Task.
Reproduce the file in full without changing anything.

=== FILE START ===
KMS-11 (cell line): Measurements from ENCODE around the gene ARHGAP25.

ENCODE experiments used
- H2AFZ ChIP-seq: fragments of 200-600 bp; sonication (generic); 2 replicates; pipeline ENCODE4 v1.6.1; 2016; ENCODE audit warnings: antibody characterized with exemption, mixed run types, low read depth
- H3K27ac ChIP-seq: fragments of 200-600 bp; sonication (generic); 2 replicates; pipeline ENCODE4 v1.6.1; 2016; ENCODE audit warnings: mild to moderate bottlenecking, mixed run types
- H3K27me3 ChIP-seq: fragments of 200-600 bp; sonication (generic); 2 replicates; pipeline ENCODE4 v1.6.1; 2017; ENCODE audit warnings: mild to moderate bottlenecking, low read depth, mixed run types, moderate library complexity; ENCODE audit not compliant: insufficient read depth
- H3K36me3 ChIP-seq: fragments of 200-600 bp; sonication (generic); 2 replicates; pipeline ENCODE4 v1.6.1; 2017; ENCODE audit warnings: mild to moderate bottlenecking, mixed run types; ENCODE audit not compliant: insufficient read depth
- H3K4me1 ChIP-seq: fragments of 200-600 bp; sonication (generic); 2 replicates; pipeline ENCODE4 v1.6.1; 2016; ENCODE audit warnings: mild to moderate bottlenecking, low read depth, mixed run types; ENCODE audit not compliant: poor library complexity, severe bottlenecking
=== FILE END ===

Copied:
KMS-11 (cell line): Measurements from ENCODE around the gene ARHGAP25.

ENCODE experiments used
- H2AFZ ChIP-seq: fragments of 200-600 bp; sonication (generic); 2 replicates; pipeline ENCODE4 v1.6.1; 2016; ENCODE audit warnings: antibody characterized with exemption, mixed run types, low read depth
- H3K27ac ChIP-seq: fragments of 200-600 bp; sonication (generic); 2 replicates; pipeline ENCODE4 v1.6.1; 2016; ENCODE audit warnings: mild to moderate bottlenecking, mixed run types
- H3K27me3 ChIP-seq: fragments of 200-600 bp; sonication (generic); 2 replicates; pipeline ENCODE4 v1.6.1; 2017; ENCODE audit warnings: mild to moderate bottlenecking, low read depth, mixed run types, moderate library complexity; ENCODE audit not compliant: insufficient read depth
- H3K36me3 ChIP-seq: fragments of 200-600 bp; sonication (generic); 2 replicates; pipeline ENCODE4 v1.6.1; 2017; ENCODE audit warnings: mild to moderate bottlenecking, mixed run types; ENCODE audit not compliant: insufficient read depth
- H3K4me1 ChIP-seq: fragments of 200-600 bp; sonication (generic); 2 replicates; pipeline ENCODE4 v1.6.1; 2016; ENCODE audit warnings: mild to moderate bottlenecking, low read depth, mixed run types; ENCODE audit not compliant: poor library complexity, severe bottlenecking